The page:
The Government has confirmed a community-wide trial of CovidCard technology as it explores options for COVID-19 contact tracing.
“Effective contact tracing is a vital part of the COVID-19 response,” Minister of Health Chris Hipkins said.
“While manual processes remain the critical component for contact tracing, we know digital solutions can help make contact tracing faster and more effective. This is important from a public health perspective and also in supporting our economic and social recovery,” Chris Hipkins said.
“It’s fair to say that no single technology to ‘solve’ contact tracing has been identified anywhere in the world. That’s why we need to explore all available technology options,” says Health Minister Chris Hipkins.
“We are continuing to improve the NZ COVID Tracer app, which includes looking at how technologies like Bluetooth can be utilised to further support contact tracing and have also been investigating the proposed CovidCard.”
Initial assessments by the University of Otago highlighted that the CovidCard could make a real contribution to New Zealand’s contact tracing processes.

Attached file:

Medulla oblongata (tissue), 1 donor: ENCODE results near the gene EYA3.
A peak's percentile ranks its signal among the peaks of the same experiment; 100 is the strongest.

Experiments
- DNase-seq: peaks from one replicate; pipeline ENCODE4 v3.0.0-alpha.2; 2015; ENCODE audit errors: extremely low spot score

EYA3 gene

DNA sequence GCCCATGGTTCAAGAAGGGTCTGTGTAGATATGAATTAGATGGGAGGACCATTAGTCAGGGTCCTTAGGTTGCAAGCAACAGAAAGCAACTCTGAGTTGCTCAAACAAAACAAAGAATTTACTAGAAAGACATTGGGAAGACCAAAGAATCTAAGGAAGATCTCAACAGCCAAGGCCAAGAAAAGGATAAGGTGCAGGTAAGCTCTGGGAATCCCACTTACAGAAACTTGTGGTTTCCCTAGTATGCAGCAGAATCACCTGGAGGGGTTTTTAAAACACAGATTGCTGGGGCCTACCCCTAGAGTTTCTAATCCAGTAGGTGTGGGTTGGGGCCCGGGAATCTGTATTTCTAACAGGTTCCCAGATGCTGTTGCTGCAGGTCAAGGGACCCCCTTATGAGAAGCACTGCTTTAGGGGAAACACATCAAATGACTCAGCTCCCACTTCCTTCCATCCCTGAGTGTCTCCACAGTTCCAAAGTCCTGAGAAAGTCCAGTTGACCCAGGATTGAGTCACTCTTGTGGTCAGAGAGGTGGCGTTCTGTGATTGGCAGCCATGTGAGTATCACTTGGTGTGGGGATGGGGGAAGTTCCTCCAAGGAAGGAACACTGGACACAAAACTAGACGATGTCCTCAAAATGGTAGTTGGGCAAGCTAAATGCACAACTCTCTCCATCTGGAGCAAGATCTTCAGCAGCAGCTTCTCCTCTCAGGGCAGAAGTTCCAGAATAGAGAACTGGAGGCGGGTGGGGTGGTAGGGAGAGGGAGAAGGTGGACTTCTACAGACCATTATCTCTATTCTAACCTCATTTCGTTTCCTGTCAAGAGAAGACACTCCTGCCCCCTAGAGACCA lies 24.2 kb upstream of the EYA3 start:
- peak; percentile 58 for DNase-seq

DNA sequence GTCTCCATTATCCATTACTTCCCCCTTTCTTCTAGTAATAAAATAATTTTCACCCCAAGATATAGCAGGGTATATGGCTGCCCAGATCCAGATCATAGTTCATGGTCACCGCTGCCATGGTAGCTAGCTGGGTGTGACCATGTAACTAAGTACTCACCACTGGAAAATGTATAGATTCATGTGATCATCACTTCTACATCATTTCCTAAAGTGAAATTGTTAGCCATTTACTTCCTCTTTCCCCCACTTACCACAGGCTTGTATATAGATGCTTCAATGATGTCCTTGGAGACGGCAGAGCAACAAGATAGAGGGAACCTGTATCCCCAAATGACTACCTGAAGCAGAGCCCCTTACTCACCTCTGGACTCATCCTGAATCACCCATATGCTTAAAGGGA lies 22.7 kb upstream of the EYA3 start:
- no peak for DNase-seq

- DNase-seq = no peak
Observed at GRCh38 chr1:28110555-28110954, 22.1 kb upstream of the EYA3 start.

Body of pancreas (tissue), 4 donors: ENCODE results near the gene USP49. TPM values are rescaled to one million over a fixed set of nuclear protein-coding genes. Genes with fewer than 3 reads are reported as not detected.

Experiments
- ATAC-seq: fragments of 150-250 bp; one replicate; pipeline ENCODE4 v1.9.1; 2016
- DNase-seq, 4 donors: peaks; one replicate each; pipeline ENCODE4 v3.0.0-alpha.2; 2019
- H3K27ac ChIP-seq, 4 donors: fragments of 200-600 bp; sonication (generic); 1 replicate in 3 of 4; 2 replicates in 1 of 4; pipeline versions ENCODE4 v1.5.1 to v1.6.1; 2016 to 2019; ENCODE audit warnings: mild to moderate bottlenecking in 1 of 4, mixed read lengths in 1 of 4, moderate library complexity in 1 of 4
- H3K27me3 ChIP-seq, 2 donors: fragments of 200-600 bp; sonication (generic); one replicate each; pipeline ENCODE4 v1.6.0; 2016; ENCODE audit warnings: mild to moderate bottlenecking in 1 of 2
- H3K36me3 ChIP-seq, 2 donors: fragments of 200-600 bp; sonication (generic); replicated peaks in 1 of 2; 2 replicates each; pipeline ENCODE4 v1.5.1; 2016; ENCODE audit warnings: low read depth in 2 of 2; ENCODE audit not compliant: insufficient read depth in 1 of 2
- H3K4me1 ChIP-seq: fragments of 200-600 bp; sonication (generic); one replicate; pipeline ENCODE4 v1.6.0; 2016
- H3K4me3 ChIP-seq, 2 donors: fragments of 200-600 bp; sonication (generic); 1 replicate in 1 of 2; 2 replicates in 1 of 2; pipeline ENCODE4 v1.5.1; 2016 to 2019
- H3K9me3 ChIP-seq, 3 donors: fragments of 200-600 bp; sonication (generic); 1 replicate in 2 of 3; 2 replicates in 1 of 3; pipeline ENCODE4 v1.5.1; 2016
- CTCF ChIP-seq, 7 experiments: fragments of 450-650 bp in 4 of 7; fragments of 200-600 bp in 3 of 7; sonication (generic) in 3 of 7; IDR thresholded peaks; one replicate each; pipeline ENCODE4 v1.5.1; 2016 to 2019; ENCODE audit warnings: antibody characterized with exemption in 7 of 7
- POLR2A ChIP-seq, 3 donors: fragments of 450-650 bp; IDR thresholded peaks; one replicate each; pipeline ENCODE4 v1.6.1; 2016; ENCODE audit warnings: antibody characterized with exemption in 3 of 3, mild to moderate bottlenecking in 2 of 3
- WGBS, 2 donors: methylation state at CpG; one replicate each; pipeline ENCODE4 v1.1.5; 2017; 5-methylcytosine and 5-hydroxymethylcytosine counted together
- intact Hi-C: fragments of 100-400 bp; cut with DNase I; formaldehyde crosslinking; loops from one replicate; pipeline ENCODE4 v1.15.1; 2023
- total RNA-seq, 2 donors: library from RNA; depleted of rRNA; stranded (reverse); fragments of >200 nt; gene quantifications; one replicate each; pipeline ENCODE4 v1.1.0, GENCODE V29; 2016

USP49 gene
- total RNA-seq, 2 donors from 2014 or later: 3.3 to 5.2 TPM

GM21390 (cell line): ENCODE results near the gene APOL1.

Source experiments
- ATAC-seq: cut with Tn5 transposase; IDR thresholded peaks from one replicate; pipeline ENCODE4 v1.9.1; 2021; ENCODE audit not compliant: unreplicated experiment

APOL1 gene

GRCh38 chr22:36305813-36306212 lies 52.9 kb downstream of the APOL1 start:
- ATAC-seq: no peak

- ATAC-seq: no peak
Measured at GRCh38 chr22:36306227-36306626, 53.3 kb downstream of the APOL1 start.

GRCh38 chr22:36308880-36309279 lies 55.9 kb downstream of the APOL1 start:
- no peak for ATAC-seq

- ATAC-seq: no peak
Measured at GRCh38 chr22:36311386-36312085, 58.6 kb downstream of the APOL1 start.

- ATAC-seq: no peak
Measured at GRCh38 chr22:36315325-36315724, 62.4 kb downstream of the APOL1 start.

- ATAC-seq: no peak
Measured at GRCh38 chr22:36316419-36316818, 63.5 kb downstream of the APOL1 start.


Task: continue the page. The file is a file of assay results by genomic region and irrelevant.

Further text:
“The Government funded a trial run by the University of Otago in conjunction with the Nelson Marlborough DHB during lockdown. The trial found the CovidCard works under controlled conditions, so we believe there is merit in exploring it further,” Government Digital Services Minister Kris Faafoi said.
“After consultation with community leaders and iwi, we have selected the Rotorua region for a further trial involving around 250-300 people.
“This research will allow us to understand how the cards would work in a real-world scenario, whether they are compatible with our contact tracing systems, and whether the public would accept and use the cards if they were rolled out,” Kris Faafoi said.
Any decision on whether to deploy the CovidCard will be made later this year. At this stage it is not anticipated that the CovidCard would be mandatory.
“Key considerations will include whether the CovidCard meets high security and privacy standards and can be used by a wide range of New Zealanders.
“We’ll also be testing whether it effectively contributes to contact tracing and New Zealand’s efforts to eliminate COVID-19,” Minister Hipkins said